Tesla wants to switch to a less expensive battery for its electric vehicles, but first, it must find out how to persuade a Chinese partner to make iron-based batteries near its U.S. plants, despite political difficulties.
Tariffs, intellectual property rights, and Chinese incursions into Taiwan's air defense identification zone are among the issues that the world's two largest economies have yet to address. China's broad regulatory crackdown, which is directed mostly at the technology industry, could be another stumbling block.
China has a monopoly on the production of iron-based batteries, thanks to a slew of crucial patents that have allowed it to produce 95 percent of the world's Lithium Iron Phosphate.
These patents are set to expire soon, and Tesla has stated that it intends to use LFP batteries in its fleet of standard-range vehicles around the world, as well as bring battery production closer to its facilities.
Drew Baglino, Tesla's senior vice president of powertrain and energy engineering, told investors, "Our goal is to localize all major pieces of the vehicles on the continent." In the United States and Germany, Tesla is constructing factories.
"We're working with our suppliers internally to achieve that aim, not just at the end-of-assembly level, but as far upstream as feasible," says the company.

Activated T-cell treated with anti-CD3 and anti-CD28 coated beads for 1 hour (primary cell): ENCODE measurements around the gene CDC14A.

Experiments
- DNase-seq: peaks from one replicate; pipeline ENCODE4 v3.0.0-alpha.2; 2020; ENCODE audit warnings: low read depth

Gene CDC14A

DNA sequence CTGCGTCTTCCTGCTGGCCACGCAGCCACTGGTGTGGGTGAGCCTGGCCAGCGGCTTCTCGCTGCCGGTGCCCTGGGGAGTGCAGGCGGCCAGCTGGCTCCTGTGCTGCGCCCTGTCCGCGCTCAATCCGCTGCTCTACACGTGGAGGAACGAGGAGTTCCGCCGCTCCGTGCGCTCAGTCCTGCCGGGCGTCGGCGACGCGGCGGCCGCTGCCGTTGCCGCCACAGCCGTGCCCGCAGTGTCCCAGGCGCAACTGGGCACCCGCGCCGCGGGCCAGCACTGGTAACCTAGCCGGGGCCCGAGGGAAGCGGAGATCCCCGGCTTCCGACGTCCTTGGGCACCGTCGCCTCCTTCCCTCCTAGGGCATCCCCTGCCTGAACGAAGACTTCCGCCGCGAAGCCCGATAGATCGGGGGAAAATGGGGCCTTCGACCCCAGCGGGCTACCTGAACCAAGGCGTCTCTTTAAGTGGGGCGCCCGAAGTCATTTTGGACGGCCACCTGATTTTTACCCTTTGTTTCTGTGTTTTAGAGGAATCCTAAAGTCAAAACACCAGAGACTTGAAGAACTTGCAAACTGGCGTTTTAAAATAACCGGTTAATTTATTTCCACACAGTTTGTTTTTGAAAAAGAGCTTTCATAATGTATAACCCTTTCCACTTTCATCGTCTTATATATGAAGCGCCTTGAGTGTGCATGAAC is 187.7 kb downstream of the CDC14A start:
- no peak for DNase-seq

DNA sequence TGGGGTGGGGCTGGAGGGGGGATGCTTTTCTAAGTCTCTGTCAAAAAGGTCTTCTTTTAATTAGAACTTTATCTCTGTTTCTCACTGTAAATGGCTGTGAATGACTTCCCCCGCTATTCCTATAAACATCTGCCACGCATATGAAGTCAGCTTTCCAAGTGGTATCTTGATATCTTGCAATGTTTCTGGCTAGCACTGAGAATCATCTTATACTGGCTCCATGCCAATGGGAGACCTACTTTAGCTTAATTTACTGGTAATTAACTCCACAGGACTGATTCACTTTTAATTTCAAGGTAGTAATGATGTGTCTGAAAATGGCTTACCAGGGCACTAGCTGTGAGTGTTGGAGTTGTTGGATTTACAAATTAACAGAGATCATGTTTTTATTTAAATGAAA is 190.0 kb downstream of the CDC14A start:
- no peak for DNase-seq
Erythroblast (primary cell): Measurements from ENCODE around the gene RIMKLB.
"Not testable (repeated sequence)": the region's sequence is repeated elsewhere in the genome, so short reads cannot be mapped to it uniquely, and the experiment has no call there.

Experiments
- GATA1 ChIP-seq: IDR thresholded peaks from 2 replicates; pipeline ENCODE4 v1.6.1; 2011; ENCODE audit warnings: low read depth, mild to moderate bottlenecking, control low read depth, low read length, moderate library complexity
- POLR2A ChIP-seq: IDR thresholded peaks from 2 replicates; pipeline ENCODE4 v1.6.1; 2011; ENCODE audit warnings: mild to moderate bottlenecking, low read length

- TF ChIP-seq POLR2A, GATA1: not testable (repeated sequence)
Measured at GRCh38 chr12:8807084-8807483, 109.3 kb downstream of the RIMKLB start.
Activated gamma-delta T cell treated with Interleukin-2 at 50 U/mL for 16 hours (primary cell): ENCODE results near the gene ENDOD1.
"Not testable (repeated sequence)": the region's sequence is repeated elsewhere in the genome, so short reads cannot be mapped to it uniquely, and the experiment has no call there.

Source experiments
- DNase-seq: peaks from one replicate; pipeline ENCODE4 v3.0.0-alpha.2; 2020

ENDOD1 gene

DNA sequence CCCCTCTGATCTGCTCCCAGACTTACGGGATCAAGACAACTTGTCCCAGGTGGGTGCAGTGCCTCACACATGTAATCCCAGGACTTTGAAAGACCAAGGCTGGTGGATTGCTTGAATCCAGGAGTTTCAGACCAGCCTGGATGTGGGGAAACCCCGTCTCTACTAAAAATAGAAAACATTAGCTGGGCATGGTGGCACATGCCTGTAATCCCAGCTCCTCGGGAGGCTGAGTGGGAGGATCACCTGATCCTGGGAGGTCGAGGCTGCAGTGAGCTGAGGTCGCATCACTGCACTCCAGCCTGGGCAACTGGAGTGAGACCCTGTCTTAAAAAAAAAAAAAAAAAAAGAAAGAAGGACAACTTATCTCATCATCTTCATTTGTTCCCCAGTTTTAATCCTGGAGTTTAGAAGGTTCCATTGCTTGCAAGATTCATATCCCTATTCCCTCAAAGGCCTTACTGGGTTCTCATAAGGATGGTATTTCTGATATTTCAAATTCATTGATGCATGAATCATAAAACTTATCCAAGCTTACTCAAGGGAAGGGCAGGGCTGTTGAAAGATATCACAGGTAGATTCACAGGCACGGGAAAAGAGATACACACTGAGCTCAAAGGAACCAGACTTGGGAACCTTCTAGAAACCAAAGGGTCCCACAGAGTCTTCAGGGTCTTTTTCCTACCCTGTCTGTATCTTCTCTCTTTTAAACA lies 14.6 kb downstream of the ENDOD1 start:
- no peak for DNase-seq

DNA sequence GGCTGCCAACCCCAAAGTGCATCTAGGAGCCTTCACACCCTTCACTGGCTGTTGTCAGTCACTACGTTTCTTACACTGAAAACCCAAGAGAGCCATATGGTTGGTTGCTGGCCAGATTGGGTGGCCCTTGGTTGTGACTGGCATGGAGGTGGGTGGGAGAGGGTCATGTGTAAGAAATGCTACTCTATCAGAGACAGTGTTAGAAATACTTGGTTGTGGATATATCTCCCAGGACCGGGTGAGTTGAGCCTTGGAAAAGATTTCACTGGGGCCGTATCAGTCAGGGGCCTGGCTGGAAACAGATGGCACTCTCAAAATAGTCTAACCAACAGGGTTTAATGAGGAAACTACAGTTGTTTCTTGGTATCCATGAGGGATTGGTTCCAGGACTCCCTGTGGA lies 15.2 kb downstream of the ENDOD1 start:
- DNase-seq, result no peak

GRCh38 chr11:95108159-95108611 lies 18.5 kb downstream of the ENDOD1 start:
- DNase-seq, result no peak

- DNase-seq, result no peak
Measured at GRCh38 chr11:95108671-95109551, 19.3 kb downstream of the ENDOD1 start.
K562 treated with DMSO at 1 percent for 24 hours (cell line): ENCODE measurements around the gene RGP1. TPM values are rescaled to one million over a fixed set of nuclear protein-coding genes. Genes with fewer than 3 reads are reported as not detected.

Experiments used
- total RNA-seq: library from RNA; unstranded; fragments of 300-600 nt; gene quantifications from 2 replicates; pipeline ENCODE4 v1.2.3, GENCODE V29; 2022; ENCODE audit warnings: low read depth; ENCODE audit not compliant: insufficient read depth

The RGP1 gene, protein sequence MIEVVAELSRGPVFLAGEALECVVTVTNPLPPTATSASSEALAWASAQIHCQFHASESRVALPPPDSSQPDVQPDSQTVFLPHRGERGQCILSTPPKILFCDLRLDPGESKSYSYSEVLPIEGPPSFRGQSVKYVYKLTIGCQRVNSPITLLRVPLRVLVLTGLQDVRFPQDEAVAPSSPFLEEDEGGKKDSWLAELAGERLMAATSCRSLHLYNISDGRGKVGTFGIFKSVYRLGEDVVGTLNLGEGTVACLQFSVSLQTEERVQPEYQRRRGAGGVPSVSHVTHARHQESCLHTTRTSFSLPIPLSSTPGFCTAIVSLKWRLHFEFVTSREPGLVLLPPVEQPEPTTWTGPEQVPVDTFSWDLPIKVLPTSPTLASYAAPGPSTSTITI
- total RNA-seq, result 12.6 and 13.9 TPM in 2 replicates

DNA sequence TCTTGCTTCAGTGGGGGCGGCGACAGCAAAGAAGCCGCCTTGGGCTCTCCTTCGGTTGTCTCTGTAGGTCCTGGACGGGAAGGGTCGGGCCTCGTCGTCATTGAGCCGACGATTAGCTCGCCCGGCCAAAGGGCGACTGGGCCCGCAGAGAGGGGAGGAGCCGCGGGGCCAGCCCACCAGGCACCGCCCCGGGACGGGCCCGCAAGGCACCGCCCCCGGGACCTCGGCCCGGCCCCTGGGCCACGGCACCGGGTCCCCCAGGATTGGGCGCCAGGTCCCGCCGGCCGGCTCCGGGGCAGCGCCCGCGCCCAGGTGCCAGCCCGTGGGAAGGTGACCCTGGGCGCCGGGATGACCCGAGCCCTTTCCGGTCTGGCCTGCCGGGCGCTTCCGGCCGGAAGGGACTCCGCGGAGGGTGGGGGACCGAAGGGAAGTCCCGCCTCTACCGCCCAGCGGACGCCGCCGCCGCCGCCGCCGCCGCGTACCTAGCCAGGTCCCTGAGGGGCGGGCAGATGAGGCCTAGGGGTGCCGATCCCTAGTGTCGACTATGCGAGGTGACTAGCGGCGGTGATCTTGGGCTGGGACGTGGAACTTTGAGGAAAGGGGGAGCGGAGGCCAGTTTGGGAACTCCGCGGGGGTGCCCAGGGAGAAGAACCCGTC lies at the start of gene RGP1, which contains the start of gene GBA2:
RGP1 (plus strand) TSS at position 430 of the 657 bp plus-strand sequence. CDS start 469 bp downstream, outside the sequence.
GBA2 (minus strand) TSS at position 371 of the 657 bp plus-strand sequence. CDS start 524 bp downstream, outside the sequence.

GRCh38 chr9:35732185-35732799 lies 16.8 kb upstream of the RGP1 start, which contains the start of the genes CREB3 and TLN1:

The corporation did not disclose any additional information about the decision and was unavailable for comment at the time of publication.
Although they lack the same energy density as nickel-based batteries, LFP technology is regarded to be cheaper and safer than nickel-based batteries, allowing cars to go further on a single charge.
Apple is in early-stage talks with China's CATL and BYD to purchase LFP batteries for its planned electric vehicles and wants them to open manufacturing in the United States, according to Reuters.
However, due to political tensions between Washington and Beijing, as well as cost concerns, CATL is hesitant to develop a facility in the country, according to sources at the time.
President Joe Biden has made it a top priority to boost the adoption of electric vehicles as a means of combating climate change, but battery shortages could be a major roadblock to his ambitious plan.
China is the world's largest EV market, and it controls the whole lithium-ion battery supply chain, including mineral and raw material processing.
CATL is in talks with Electric Last Mile Solutions, a commercial electric vehicle firm that currently imports CATL's battery packs, about the idea of sourcing batteries from CATL's proposed U.S. factory.
Elon Musk, Tesla's CEO, announced last year that the Chinese-made Model 3 would employ LFP batteries, freeing up battery space for the Semi truck and other cars that require higher-density, long-range nickel batteries.
Musk has promised to employ the technology in more items since then.
The company is seeing increasing costs because of rising cobalt, nickel, and aluminum prices. Tesla's batteries are made from these materials.